Coronavirus

Are virtual weddings legal in the age of Coronavirus in the US?

Getting married online is now legal in various states of the country in order to prevent large gatherings and the virus from spreading.

Are virtual weddings legal in the age of Coronavirus in the US?
Axel Heimken GTRES

Many weddings were cancelled from mid-March until further notice because the United States went on lockdown during the coronavirus pandemic in order to stop the spreading. Shopping, meetings and social events have all moved online during the outbreak.

Last Thursday, the Gov. of New York, Andrew Cuomo made it legal for couples to hold online weddings. So far California, Colorado, Ohio and Wahington have joined the Empire State with this new law called “Project Cupid.”

Under normal circumstances, marriages in the state are only legal if the couple both appear in person at one of five borough offices. Couples being able to tie the knot online during this outbreak is truly good news and comes as a silver-lining for people who have been forced to stay away from each other for several weeks.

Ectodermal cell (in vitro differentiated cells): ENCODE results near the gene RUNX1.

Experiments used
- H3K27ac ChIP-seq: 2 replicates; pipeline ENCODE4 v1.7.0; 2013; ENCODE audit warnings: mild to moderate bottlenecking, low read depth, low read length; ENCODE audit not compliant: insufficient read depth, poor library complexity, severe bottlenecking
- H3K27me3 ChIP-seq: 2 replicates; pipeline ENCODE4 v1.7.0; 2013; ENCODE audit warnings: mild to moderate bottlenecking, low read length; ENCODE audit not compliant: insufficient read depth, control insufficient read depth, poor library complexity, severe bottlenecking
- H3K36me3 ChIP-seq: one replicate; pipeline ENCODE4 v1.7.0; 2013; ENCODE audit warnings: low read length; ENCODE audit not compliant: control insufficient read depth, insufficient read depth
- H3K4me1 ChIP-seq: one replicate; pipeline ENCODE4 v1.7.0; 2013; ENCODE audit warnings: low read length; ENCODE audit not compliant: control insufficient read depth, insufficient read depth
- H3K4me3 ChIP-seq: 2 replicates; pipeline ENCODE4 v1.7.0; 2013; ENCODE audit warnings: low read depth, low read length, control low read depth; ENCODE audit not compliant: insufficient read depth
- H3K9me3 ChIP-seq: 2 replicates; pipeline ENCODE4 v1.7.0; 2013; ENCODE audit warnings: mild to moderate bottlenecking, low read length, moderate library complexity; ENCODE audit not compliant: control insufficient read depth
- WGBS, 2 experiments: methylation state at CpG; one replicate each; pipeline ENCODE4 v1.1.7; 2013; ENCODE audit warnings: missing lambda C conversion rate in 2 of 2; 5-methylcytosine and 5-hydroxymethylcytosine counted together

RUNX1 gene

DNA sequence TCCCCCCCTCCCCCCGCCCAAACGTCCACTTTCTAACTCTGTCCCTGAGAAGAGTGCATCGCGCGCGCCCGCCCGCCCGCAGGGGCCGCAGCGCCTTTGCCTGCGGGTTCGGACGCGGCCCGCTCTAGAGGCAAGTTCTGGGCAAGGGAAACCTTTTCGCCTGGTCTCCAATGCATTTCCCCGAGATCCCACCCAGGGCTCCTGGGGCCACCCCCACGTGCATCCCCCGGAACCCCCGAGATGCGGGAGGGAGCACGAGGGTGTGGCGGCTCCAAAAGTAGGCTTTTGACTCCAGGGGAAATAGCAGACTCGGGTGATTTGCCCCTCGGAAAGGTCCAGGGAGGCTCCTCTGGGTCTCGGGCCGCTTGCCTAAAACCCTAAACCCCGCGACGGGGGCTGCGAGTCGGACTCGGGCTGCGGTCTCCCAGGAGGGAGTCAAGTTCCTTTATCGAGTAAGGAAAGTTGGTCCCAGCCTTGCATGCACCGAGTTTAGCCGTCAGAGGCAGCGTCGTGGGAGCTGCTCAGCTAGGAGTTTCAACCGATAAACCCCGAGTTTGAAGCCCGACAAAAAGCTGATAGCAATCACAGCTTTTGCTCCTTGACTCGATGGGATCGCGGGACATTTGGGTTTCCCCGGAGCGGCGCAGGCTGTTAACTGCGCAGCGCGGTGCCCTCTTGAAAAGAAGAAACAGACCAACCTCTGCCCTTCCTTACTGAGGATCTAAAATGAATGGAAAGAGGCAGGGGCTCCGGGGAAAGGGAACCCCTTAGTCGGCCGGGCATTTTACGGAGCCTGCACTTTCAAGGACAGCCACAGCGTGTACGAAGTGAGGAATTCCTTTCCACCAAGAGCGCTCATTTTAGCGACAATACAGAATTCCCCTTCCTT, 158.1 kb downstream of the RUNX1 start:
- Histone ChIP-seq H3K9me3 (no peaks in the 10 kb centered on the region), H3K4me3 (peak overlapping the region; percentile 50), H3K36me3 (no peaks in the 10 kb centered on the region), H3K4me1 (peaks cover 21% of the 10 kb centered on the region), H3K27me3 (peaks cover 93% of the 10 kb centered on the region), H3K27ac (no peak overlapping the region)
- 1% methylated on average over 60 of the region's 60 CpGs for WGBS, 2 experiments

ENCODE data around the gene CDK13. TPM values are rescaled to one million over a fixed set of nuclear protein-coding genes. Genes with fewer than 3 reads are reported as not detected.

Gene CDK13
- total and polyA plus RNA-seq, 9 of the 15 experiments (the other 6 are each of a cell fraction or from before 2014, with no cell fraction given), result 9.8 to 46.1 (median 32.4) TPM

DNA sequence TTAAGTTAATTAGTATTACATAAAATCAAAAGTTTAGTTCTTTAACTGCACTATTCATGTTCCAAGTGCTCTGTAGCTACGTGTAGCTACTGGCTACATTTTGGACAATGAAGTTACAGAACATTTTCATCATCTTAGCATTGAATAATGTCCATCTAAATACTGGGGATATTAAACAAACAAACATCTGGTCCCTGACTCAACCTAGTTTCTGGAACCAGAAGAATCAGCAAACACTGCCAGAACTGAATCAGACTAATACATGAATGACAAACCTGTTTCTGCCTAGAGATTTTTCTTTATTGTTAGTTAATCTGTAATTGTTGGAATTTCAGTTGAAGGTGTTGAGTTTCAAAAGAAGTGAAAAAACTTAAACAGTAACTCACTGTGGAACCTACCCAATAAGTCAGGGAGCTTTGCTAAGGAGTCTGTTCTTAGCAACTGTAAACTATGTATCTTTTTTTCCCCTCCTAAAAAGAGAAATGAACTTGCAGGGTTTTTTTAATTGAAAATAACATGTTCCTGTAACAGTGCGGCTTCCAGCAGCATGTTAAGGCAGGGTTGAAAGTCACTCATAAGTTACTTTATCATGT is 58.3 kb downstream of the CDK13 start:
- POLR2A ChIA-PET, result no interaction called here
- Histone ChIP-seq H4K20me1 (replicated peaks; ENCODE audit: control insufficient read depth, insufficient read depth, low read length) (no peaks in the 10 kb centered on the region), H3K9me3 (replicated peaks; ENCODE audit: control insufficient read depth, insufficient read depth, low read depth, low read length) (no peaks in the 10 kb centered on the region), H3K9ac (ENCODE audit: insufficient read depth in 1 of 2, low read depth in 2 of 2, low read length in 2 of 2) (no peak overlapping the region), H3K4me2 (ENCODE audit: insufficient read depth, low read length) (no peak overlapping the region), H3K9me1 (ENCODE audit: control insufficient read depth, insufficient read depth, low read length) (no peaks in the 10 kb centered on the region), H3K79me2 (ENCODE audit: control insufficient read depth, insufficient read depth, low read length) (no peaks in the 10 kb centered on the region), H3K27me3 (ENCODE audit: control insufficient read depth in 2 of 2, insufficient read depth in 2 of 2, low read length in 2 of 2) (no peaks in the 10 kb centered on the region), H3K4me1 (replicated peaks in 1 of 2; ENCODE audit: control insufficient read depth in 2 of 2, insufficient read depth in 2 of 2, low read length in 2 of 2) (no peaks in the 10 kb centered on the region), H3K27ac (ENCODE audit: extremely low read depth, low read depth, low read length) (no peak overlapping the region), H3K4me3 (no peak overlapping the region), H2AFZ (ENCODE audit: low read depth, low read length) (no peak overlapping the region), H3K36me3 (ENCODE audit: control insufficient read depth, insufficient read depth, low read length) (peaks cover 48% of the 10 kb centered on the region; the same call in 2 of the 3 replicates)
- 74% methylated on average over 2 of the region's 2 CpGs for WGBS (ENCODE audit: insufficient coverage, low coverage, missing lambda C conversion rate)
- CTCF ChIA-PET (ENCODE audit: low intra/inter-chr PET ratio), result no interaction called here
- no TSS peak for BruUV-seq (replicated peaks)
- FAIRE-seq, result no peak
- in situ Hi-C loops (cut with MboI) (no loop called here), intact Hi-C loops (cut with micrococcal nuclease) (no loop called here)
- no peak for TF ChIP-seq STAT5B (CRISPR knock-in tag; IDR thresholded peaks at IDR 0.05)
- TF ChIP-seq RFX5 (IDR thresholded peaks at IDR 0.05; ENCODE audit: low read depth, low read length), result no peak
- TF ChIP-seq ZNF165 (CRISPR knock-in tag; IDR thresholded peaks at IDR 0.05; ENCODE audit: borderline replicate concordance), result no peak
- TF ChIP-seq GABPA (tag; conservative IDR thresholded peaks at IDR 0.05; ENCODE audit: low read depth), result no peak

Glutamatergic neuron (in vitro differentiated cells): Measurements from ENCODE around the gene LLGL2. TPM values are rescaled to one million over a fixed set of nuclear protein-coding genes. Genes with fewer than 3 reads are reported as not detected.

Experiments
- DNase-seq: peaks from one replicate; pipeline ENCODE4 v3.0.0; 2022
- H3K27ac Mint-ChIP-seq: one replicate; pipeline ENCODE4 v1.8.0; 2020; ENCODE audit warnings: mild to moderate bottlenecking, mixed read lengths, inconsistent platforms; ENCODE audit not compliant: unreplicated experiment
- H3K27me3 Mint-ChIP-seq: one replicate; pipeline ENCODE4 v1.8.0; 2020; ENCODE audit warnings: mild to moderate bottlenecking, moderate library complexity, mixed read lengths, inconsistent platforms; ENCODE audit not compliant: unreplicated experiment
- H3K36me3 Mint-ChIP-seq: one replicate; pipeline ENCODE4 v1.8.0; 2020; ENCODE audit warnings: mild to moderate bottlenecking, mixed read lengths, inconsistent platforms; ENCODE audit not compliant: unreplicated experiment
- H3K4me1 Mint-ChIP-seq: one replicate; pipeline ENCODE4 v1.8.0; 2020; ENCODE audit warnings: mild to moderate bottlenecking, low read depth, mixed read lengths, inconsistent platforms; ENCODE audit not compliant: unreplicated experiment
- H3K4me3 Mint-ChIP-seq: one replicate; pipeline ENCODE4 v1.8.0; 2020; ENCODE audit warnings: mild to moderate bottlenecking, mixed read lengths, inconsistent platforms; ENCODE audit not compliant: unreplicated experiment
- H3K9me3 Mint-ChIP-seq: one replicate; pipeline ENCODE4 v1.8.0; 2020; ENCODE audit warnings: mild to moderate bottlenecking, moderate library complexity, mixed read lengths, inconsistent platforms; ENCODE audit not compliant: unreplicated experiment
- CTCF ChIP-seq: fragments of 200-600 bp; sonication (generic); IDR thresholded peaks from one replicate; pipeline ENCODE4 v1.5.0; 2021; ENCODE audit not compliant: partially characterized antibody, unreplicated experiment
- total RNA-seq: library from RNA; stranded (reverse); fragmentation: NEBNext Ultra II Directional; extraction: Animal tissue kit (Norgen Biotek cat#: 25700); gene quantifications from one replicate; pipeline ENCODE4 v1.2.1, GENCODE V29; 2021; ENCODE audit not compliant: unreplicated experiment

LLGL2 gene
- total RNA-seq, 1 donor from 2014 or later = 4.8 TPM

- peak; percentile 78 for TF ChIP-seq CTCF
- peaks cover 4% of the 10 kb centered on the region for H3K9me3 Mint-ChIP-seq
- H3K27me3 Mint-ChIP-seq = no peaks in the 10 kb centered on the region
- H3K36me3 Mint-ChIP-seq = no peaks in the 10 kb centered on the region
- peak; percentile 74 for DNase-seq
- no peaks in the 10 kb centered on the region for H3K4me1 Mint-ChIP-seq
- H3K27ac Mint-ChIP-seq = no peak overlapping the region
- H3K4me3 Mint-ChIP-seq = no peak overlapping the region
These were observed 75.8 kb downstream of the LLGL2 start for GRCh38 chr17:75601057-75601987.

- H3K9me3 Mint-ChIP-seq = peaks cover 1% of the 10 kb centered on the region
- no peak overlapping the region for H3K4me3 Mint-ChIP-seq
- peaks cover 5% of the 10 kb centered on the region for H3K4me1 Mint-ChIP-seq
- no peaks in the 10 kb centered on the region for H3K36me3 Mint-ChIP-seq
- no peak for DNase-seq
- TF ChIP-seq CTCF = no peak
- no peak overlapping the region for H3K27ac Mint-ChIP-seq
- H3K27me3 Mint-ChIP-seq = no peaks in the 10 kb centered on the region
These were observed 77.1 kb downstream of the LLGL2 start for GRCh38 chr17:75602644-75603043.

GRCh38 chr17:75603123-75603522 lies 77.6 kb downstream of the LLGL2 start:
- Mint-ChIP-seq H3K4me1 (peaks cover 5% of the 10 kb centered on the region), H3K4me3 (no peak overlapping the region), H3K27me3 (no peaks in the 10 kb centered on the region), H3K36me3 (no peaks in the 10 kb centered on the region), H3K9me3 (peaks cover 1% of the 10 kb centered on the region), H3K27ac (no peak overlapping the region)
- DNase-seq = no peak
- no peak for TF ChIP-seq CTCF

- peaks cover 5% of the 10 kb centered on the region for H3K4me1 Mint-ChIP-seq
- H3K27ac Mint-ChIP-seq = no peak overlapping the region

The Mayor of New York, Bill de Blasio said that he wanted newlyweds to bring "moments of joy" and the city was behind them, from a distance. "We won't let a pandemic get in the way of true love," the mayor said. "To all of the couples looking forward to tying the knot, know that your city is right here with you, throwing rice from afar."

The service went live the first week of May. By the end of next week, couples will be able to schedule and attend virtual appointments with the City Clerk's office, upload the required documents for the marriage license, and upload a signed license for submission after the ceremony.

The site will be available in 11 languages and translators will be available on demand via Language Line. Couples will pay the service fee via CityPay, the city's secure electronic payment service.